DESTIN, Fla. — It's the SEC's turn to bring out the hammer to get what the Power 5 conferences want in NCAA governance.
SEC commissioner Mike Slive said Friday that if the Power 5 conferences can't get the autonomy it wants to provide more benefits to college athletes there will be a Division 4. Florida president Bernie Machen said there would be a “crisis” if the Power 5 can't provide cost of attendance stipends that are the subjects of lawsuits.
“We would love to be part of the NCAA Division I, but we're in a squeeze here,” Machen said. “There are now six lawsuits that name our conference and specifically have to do with the whole cost of attendance. Our conference. Yet we would like to make changes and yet we can't because the NCAA doesn't allow us to. We're really caught between a rock and a hard place. We desperately would like some flexibility.”
The U.S. Judicial Panel on Multidistrict Litigation heard arguments this week about whether to consolidate several scholarship/cost of attendance cases into one jurisdiction. The crux of most of these lawsuits is the plaintiffs say the NCAA and its conferences conspire to fix scholarship values below the cost of attendance figures listed by universities. The NCAA settled a similar cost-of-attendance lawsuit in 2008.
The NCAA Governance Steering Committee's current proposal says that for the Power 5 conferences to create new legislation they would need approval from two-thirds of the 65 Power 5 schools and the 15-athlete voting bloc plus four of the five major conferences. The Power 5 conferences, including the SEC, want a 60-percent threshold among themselves and athletes and three of the five conferences. They also want the ability to interpret new rules passed.
Slive raised concerns that the current proposed voting threshold won't be high enough to pass legislation, such as cost of attendance, medical care and issues related to agents. Slive said he is optimistic the governance structure will pass.
“If it doesn't, I think our league will want to move toward a Division IV,” Slive said. “My colleagues, I can't speak for anybody else, but I would be surprised if they don't feel the same way.”
The threats are a common tactic used by the Power 5 conferences to gain more flexibility with NCAA rules. In essence, the threats usually imply that the most popular schools in the country may no longer be associated with the lucrative NCAA men's basketball tournament in its current form, although Slive wouldn't go down that route. He said he hasn't given much thought about what a Division 4 would look like other than it would have its own rules.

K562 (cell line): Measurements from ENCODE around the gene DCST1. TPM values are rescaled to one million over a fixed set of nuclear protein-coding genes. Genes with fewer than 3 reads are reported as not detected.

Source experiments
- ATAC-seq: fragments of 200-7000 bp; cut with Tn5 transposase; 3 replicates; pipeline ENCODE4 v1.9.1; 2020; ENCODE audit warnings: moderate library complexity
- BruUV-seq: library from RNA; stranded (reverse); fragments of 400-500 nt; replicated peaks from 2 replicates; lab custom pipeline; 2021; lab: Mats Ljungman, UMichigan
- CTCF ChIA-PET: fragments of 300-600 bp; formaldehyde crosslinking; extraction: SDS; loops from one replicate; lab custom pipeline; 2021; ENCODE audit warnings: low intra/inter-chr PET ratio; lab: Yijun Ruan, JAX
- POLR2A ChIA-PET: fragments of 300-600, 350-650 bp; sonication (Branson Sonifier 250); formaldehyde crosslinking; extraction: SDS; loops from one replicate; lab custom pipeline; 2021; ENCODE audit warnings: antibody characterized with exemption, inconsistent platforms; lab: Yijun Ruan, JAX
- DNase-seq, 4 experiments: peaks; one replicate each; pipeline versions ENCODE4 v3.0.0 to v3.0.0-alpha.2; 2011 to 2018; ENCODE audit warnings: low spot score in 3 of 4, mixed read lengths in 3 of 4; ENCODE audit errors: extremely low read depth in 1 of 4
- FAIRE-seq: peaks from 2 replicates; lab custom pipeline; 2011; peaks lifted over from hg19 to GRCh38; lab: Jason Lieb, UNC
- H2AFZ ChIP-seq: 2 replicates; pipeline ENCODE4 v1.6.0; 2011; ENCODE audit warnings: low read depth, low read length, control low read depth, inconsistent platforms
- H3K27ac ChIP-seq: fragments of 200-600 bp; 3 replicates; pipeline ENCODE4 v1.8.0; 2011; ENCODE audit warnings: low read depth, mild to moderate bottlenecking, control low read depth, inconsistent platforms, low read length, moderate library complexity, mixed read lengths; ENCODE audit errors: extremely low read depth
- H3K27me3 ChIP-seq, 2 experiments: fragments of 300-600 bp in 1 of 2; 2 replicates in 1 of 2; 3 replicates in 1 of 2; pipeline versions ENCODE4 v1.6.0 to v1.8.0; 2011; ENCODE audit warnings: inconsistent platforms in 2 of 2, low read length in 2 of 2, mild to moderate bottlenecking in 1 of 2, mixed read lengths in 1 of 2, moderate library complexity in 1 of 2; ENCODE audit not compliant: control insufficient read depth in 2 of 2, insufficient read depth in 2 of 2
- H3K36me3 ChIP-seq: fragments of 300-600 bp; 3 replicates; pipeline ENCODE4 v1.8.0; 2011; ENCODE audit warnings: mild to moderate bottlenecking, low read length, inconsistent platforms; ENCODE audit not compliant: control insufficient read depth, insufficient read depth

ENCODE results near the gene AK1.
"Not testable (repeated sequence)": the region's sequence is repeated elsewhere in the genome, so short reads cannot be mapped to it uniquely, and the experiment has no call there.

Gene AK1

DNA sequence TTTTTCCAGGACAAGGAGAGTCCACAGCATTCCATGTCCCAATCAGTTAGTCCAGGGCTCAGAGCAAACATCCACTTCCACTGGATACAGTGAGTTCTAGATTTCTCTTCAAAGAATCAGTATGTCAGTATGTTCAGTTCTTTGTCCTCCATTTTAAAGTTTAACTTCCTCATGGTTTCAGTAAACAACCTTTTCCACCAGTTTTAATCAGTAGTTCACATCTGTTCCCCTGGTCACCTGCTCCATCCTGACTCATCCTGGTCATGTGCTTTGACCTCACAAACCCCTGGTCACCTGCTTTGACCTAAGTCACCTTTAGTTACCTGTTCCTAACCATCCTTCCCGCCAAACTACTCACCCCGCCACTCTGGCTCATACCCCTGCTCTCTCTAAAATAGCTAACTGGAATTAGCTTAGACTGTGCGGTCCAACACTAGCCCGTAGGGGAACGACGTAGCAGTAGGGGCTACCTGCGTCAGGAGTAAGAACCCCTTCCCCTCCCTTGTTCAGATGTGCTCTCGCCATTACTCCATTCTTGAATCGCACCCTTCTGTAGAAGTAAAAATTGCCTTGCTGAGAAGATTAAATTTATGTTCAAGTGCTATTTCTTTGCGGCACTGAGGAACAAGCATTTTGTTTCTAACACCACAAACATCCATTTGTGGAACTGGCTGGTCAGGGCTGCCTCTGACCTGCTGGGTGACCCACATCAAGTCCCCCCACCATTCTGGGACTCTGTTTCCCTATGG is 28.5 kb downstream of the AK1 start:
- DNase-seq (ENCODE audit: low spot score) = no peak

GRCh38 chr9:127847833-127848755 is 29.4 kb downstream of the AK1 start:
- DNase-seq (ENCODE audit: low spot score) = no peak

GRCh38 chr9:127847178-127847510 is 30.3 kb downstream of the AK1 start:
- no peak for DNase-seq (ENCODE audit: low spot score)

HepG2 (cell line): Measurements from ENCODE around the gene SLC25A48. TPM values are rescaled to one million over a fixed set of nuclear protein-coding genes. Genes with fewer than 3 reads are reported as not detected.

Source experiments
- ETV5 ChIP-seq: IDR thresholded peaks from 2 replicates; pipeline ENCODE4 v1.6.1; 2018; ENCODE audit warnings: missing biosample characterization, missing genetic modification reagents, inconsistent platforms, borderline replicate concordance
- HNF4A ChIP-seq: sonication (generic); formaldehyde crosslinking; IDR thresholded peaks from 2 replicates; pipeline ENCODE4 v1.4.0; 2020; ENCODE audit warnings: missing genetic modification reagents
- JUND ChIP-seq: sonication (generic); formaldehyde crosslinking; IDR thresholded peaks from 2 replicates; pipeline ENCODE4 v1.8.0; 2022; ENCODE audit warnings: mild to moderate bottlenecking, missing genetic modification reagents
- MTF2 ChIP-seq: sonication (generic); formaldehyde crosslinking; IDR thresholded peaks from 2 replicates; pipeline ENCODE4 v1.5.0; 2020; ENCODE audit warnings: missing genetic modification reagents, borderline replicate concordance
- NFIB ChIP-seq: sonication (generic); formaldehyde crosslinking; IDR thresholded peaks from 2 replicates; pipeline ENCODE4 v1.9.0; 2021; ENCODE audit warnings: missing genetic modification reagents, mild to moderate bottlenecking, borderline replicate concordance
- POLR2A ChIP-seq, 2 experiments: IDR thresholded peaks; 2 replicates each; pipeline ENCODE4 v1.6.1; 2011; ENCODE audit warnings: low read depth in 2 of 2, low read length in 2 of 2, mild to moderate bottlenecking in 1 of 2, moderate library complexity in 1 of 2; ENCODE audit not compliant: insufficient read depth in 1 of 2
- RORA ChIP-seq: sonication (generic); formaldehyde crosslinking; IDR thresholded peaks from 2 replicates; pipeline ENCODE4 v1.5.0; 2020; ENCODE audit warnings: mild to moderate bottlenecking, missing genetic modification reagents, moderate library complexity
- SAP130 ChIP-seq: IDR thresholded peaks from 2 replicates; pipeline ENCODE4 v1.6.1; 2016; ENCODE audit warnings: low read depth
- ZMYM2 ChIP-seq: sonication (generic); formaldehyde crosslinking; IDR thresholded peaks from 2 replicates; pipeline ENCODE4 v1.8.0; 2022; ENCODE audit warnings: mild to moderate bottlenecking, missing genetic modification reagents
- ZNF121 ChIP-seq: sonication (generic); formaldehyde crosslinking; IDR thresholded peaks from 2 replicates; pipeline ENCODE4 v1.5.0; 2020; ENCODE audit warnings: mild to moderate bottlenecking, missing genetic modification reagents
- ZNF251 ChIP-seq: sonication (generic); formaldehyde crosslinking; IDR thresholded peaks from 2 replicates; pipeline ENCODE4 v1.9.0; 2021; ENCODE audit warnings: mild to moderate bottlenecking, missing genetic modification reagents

“Even in Division 4, though, we would want to be part of the basketball tournament and all of the championships,” Slive said. “We don't want to disrupt the championships, even if we went to Division 4. But it would be an alternate to creating autonomy in certain areas. We think the NCAA and college athletics are better served if we all stay together in Division I.”
Machen expressed pessimism that the Power 5 conferences will get what they want. The NCAA steering committee meets before submitting a final proposal to the Division I Board of Directors to vote on in August. The NCAA membership will then have a chance to override the board's vote.
“There are a lot of people on the other side who don't want to do this because they think by doing this all we're really trying to do is separate competitively from the other schools,” Machen said. “I think there are lots of arrows in all kinds of directions on this thing so that's why I'm somewhat pessimistic about this.”
South Carolina president Harris Pastides, a member of the NCAA board and the governance steering committee, said he anticipates autonomy passing with a few “tweaks.”
“I don't think it's a no-brainer or a slam dunk, but the indicators are everybody wants it to happen,” Pastides said.
If the Power 5 doesn't get the autonomy it wants, the NCAA and the five major conferences would face “difficult times,” Machen said.
“The thing that's interesting about it is the NCAA needs this to work as much as we do because they're on the point (in lawsuits) as well,” Machen said. “… The whole thing could go up in smokes if the lawsuits come down or the unionization (of college players succeeds). The whole intercollegiate model is at risk if we don't do something. If they don't want to do this, it seems to me it's incumbent upon them to come up with something else that will help us get outside of this box.”
Slive concluded the afternoon of saber-rattling by the beach this way: “I think the way to leave this here is if in August the board rejects the steering committee's recommendation, you should call me up.”